Category Archives: Pollan

Earth Day New York Times Pollan

Pollan’s Earth Day Advice

Today being Earth Day, here is a sentence on how we can help combat climate change. In food writer Michael Pollan’s essay Why Bother?, he makes the case that taking small steps to live green really matters. Pollan recommends planting a garden, adding that during WWII Victory Gardens grew 40% of the produce Americans ate.

“At least in this one corner of your yard and life, you will have begun to heal the split between what you think and what you do, to commingle your identities as consumer and producer and citizen.”

His sentence captures the enormity of the problem, pointing out this will only help in one corner rather than solve the entire, overwhelming problem. I feel the split he describes when I buy a product for my family that comes with unnecessary packaging which can’t be recycled, or when I use more gas to drive out of my own town to buy florescent light bulbs. Central Oregon is a challenging climate for gardening but this year we’re trying vegetables beyond tomatoes, perhaps zucchini. More writing on Earth Day can be found in New York Times Magazine The Green Issue.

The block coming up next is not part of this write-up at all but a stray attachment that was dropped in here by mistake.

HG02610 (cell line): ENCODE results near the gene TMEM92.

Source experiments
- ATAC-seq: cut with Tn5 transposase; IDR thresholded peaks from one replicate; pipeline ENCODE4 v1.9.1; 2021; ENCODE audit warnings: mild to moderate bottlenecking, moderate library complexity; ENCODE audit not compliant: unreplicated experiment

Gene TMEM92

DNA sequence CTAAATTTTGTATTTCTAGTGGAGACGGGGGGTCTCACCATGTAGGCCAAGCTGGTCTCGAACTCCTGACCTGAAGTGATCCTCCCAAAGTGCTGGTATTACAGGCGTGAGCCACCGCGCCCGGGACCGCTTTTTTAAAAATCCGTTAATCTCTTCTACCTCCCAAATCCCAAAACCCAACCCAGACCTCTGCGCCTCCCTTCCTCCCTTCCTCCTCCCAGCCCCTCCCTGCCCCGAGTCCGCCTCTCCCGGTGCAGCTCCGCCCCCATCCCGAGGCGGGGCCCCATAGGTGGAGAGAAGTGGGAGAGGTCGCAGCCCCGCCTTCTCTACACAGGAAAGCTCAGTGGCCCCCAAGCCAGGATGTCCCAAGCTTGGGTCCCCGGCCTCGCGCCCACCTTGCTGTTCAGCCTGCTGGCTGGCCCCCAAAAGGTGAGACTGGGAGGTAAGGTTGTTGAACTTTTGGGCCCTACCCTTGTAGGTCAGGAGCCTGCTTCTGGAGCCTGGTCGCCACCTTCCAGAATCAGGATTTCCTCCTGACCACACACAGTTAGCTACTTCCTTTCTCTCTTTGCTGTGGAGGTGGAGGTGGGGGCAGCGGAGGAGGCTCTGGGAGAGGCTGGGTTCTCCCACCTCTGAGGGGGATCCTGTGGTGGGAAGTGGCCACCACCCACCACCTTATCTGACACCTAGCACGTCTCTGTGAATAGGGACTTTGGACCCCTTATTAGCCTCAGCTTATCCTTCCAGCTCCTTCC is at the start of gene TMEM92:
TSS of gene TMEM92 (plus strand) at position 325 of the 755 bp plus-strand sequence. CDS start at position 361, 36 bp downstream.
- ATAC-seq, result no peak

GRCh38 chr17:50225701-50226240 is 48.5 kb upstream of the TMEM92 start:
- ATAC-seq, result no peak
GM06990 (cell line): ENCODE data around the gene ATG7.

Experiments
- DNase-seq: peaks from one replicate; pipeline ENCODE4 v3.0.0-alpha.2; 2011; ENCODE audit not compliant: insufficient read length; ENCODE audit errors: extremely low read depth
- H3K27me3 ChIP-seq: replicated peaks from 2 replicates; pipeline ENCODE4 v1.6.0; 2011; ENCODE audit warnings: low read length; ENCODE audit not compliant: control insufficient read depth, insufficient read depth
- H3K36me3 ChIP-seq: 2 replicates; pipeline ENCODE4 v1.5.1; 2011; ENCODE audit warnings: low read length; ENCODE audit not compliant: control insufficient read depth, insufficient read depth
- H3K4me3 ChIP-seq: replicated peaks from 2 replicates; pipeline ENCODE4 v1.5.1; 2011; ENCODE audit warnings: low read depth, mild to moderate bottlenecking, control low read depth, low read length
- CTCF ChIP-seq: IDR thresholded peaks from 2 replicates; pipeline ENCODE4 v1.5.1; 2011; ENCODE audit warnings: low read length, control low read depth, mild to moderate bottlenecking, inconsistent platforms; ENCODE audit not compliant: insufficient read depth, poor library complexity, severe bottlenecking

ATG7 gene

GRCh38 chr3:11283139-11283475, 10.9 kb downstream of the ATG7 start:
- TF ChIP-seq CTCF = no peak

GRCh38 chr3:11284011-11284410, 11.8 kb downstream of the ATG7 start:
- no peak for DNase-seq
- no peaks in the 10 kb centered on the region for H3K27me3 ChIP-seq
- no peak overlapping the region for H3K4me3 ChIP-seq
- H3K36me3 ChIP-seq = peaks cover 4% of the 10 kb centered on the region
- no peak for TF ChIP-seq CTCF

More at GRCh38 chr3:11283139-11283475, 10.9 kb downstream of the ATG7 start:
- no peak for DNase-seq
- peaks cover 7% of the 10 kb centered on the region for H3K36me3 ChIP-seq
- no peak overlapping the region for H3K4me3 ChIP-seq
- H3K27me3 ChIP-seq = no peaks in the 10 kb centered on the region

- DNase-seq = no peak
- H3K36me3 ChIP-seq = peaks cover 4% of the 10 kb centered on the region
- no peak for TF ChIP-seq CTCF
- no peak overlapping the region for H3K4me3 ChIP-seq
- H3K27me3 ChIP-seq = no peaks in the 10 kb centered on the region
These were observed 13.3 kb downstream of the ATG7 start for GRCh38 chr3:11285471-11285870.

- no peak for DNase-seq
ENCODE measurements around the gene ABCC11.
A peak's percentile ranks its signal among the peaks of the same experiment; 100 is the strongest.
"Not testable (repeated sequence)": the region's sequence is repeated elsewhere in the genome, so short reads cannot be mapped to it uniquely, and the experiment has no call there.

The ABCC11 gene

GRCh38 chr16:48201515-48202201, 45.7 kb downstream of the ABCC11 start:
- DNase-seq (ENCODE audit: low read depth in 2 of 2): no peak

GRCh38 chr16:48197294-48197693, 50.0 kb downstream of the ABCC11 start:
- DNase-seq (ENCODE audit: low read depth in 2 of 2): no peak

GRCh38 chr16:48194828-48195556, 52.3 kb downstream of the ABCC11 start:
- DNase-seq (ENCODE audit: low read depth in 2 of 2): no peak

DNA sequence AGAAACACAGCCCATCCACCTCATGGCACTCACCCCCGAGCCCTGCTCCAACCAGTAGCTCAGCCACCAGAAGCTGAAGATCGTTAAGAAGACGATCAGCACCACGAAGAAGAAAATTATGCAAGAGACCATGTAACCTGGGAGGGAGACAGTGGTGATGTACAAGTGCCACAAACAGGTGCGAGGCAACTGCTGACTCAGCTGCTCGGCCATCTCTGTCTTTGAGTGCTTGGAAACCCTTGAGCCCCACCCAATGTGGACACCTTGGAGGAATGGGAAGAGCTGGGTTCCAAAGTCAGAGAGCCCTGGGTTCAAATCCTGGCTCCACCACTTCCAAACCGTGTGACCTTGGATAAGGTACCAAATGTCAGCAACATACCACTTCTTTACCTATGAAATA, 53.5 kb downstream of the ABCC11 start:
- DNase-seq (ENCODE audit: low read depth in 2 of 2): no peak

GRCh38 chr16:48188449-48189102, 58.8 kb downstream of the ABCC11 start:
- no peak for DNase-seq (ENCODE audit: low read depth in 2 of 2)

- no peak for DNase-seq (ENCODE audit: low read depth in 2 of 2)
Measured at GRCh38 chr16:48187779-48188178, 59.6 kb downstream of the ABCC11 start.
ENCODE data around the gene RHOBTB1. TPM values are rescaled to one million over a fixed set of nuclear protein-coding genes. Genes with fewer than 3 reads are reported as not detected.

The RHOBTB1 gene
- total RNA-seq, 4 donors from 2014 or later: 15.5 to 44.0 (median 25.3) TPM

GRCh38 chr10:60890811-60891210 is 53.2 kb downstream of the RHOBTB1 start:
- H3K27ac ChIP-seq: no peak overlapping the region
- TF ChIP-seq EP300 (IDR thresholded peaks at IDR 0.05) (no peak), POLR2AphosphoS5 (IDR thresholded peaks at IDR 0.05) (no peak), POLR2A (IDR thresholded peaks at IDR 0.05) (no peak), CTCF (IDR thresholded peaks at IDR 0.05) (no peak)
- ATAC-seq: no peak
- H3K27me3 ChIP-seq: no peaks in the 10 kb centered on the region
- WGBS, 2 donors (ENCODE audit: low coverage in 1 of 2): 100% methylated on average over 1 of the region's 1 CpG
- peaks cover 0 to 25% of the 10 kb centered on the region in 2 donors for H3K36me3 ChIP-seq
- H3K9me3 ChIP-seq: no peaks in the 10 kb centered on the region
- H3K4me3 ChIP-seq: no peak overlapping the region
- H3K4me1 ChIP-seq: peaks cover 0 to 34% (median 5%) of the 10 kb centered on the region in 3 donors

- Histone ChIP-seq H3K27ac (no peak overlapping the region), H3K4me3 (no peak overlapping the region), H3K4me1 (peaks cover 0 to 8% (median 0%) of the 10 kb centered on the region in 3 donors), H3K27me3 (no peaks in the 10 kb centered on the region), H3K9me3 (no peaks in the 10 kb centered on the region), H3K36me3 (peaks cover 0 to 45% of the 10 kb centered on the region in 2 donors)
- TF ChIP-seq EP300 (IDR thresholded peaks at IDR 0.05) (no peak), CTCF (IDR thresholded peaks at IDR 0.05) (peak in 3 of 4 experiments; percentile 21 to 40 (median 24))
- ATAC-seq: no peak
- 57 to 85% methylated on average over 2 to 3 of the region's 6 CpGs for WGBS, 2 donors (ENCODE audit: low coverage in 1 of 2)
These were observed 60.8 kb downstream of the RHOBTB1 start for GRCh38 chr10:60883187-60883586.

Pollan’s Simple Words on Food

“Eat food. Not too much. Mostly plants.”

That’s the short answer food writer Michael Pollan gives to what we should eat. I think these seven little words, subtitle to Pollan’s book In Defense of Food, are being talked about right now because they give a simple answer to the complicated question of nutrition. Pollan doesn’t wow us with vocabulary words or a fancy turn-of-phrase, instead he cuts through confusing information and packs lots of meaning into few words. That’s what good writing is all about.